What the first year inside the Black Ferns is like
Being called up to represent your country for the first time is a highlight in any international rugby player’s career.
But, for Black Ferns utility back Ruahei Demant, her experience of being called up to play for New Zealand in 2018 is more unique than others.
“I was actually on the toilet, so I answered the call and he [Black Ferns head coach Glenn Moore] broke the good news,” Demant said with a chuckle while speaking with Healthspan Elite.
Adding to Demant’s euphoria of a maiden Black Ferns call-up was the fact that she shared the news with her sister and fellow Black Ferns utility back Kiritapu.
“After he [Moore] called me, he called Kiri, who was outside the bathroom, and she was like, ‘Oh my gosh, your first call that you’ve ever made the team, you were on the toilet’, and I was like, ‘Yeah’.
“I’ll never forget it because of that.”
While Demant’s first-ever selection in the Black Ferns has a humorous feeling to it, it’s common for others to have a sense of disbelief when they receive their respective phone calls.
“I remember hanging out in my room and I got this phone call to say I’ve been invited to a camp and I’d been selected in the team and I actually didn’t believe it when I first got the phone call,” veteran Black Ferns halfback Kendra Cocksedge said.
Even more common is an overwhelming feeling of nervousness upon their induction into the Black Ferns camp.
Demant, Cocksedge and Black Ferns lock Eloise Blackwell all shared similar recounts of how anxious they were when they first entered the national squad.
“Going in, 19-years-old, I’d just come out of university, hadn’t really been in the environment before. For me, it was like walking on eggshells almost. You didn’t want to put a foot wrong,” Cocksedge said.
“I’m a halfback and I talk lots now, but you wouldn’t believe it the first three years in the team, I didn’t say boo, so it was kind of a nerve-racking time.
“At the same time, the respect that you have for those players, you sat still and you learned.
“My debut was in Whanganui and my first roomie was Anna Richards. She actually thought I had something wrong with me because I’d go to bed at 8 o’clock and she goes to bed at like 1:30am.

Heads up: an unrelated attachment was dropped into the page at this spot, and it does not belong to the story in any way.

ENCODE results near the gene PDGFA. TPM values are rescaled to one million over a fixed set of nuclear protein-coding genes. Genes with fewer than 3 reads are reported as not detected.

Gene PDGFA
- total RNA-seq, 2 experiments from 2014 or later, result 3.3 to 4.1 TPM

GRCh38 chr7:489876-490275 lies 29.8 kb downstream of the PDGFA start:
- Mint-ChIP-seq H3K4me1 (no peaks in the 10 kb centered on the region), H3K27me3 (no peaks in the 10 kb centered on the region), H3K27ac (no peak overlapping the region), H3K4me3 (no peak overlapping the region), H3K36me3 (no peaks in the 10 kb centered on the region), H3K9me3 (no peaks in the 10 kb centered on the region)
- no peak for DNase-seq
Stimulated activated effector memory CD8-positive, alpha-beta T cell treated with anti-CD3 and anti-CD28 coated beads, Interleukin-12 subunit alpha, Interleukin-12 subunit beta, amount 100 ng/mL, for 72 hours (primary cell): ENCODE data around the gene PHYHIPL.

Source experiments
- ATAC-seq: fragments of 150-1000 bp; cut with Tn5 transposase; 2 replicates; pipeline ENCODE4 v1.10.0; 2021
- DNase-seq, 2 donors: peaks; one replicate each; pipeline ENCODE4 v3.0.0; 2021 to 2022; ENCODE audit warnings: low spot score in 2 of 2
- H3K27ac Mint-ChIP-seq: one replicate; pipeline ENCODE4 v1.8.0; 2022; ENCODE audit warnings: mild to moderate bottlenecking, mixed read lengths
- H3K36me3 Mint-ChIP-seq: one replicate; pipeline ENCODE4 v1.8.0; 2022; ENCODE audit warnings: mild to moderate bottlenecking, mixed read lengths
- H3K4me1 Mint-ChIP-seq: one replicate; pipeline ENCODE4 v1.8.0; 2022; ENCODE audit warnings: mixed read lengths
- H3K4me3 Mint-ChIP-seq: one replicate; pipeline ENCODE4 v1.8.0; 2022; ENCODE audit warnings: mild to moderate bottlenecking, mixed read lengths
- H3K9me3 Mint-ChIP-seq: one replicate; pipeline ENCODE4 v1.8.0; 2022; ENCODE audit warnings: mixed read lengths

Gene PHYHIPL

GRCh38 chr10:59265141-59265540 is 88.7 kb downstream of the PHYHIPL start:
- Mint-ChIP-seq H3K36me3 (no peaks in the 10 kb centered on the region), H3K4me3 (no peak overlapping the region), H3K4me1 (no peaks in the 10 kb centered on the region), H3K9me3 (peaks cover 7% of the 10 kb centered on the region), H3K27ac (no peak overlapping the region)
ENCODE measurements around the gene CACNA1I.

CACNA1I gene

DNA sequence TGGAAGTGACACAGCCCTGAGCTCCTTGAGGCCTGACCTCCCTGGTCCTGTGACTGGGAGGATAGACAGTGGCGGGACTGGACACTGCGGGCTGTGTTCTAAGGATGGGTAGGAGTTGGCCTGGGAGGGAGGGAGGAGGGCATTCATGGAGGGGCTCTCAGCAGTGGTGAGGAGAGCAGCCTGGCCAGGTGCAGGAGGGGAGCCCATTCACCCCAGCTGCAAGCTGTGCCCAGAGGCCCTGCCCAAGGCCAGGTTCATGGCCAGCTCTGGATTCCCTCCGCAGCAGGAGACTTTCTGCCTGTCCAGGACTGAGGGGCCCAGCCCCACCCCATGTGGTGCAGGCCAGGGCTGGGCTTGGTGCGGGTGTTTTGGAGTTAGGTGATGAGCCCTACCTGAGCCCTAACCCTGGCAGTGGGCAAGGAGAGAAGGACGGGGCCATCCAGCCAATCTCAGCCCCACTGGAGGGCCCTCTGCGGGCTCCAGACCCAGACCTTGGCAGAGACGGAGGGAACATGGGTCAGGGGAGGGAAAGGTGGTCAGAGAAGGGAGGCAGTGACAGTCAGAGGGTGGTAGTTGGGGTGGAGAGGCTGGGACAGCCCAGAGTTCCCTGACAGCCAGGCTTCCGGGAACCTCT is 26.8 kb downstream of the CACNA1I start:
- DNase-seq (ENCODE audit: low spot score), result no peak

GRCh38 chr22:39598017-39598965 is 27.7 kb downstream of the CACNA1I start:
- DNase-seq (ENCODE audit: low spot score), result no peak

“It was pretty special, but just that feeling of walking in and, oh my gosh, it stays with you and you remember it forever.”
Likewise for Blackwell, the aura of being around players she admired prior to her first Black Ferns call-up added to the respect she had for her new teammates.
“I did keep to myself in terms of how much I spoke within the team for a long time because I was just in awe of all these people around me, the mana that they held, not just in terms of the Black Ferns environment, but in their provincial environments.”
Demant said her first time in the Black Ferns was made somewhat easier thanks to the presence of her sister and the warm culture within the squad.
“It was really nerve-racking, but everyone was so welcoming. What made it even more special is having Kiri there. We were there together experiencing that as sisters,” she said.
Perhaps even more memorable than receiving the news of being selected in the Black Ferns for the first time is making your Test debut for your country.
Cocksedge, who made her international debut as a teenager in 2007, said she struggled to keep a lid on her emotions during the pre-match national anthem and haka.
“I couldn’t control my emotions during the national anthem. I was just balling my eyes out,” the 2018 Kelvin R Tremain Memorial Player of the Year award-winner said.
“You’re going into the haka and you’re on debut and you actually forget about the game. You just want to get your actions right and the words right, so that’s your first test, really, to make sure you get that right.”
Cocksedge added that her experience as an impact player in her early days as a Black Fern has helped her develop into one of New Zealand’s greatest-ever female players.
“I probably had one or two minutes for about nine years each game. I sat behind Emma Jenson for about nine years and I was comfortable to sit there.
“I learned so much off her and also off the older girls. I’m so grateful that it’s probably helped mould me into the player I am today. That’s what I feel my role is now in the side, is to give that back.”
Blackwell revealed she had a similarly emotional experience during the national anthem ahead of her Black Ferns debut against England in 2011.
“I debuted in England. Twickenham was packed. It was a packed house,” she said.
“I can just remember looking into the crowd and just seeing a Kiwi flag being flown and I think being so far from home, it was just a cool moment seeing that.”
Demant, meanwhile, said her exposure in the Black Ferns environment has driven her to become the best player she can possibly be.
“You’re not going to get better unless you play against the world’s best, and that’s the whole thing about being in the Black Ferns, is representing your wh?nau, your country, your club, your province, and playing against the best in the world.
“It drove me to want to be a part of this team. I want to put my best foot forward every time.”
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